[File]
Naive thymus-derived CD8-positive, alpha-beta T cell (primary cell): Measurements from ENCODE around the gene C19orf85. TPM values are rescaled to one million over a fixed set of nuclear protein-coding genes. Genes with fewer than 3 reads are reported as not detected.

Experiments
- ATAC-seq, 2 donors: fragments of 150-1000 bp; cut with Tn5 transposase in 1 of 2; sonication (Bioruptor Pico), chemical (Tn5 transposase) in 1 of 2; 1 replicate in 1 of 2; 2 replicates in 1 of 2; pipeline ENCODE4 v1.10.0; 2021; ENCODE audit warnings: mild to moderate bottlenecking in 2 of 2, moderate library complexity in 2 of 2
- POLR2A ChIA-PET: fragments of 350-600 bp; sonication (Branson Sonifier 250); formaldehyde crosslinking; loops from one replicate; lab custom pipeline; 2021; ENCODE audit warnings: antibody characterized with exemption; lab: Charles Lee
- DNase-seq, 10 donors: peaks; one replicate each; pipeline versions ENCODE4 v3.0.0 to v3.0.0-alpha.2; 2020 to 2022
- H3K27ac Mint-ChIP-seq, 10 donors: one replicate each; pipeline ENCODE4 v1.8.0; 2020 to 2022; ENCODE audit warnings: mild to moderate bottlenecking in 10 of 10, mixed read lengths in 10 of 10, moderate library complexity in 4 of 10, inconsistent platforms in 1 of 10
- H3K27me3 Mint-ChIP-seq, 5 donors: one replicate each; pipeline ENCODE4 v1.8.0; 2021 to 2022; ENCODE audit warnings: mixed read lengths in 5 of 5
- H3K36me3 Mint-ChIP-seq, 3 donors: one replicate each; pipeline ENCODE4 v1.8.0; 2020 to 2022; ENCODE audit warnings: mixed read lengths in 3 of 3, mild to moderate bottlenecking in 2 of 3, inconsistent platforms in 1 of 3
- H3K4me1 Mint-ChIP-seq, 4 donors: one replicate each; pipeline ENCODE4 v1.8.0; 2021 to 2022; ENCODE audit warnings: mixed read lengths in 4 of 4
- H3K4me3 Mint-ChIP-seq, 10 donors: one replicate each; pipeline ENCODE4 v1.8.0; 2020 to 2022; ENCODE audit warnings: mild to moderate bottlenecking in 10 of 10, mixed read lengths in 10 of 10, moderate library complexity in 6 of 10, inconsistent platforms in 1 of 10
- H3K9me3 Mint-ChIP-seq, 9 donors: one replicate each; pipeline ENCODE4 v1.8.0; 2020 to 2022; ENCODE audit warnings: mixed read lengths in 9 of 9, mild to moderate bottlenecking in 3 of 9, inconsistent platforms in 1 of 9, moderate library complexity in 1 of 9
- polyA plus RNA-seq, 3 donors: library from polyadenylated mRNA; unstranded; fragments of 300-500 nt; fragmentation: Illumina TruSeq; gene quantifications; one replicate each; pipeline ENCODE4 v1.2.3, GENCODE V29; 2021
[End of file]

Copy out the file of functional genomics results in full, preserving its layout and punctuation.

Naive thymus-derived CD8-positive, alpha-beta T cell (primary cell): Measurements from ENCODE around the gene C19orf85. TPM values are rescaled to one million over a fixed set of nuclear protein-coding genes. Genes with fewer than 3 reads are reported as not detected.

Experiments
- ATAC-seq, 2 donors: fragments of 150-1000 bp; cut with Tn5 transposase in 1 of 2; sonication (Bioruptor Pico), chemical (Tn5 transposase) in 1 of 2; 1 replicate in 1 of 2; 2 replicates in 1 of 2; pipeline ENCODE4 v1.10.0; 2021; ENCODE audit warnings: mild to moderate bottlenecking in 2 of 2, moderate library complexity in 2 of 2
- POLR2A ChIA-PET: fragments of 350-600 bp; sonication (Branson Sonifier 250); formaldehyde crosslinking; loops from one replicate; lab custom pipeline; 2021; ENCODE audit warnings: antibody characterized with exemption; lab: Charles Lee
- DNase-seq, 10 donors: peaks; one replicate each; pipeline versions ENCODE4 v3.0.0 to v3.0.0-alpha.2; 2020 to 2022
- H3K27ac Mint-ChIP-seq, 10 donors: one replicate each; pipeline ENCODE4 v1.8.0; 2020 to 2022; ENCODE audit warnings: mild to moderate bottlenecking in 10 of 10, mixed read lengths in 10 of 10, moderate library complexity in 4 of 10, inconsistent platforms in 1 of 10
- H3K27me3 Mint-ChIP-seq, 5 donors: one replicate each; pipeline ENCODE4 v1.8.0; 2021 to 2022; ENCODE audit warnings: mixed read lengths in 5 of 5
- H3K36me3 Mint-ChIP-seq, 3 donors: one replicate each; pipeline ENCODE4 v1.8.0; 2020 to 2022; ENCODE audit warnings: mixed read lengths in 3 of 3, mild to moderate bottlenecking in 2 of 3, inconsistent platforms in 1 of 3
- H3K4me1 Mint-ChIP-seq, 4 donors: one replicate each; pipeline ENCODE4 v1.8.0; 2021 to 2022; ENCODE audit warnings: mixed read lengths in 4 of 4
- H3K4me3 Mint-ChIP-seq, 10 donors: one replicate each; pipeline ENCODE4 v1.8.0; 2020 to 2022; ENCODE audit warnings: mild to moderate bottlenecking in 10 of 10, mixed read lengths in 10 of 10, moderate library complexity in 6 of 10, inconsistent platforms in 1 of 10
- H3K9me3 Mint-ChIP-seq, 9 donors: one replicate each; pipeline ENCODE4 v1.8.0; 2020 to 2022; ENCODE audit warnings: mixed read lengths in 9 of 9, mild to moderate bottlenecking in 3 of 9, inconsistent platforms in 1 of 9, moderate library complexity in 1 of 9
- polyA plus RNA-seq, 3 donors: library from polyadenylated mRNA; unstranded; fragments of 300-500 nt; fragmentation: Illumina TruSeq; gene quantifications; one replicate each; pipeline ENCODE4 v1.2.3, GENCODE V29; 2021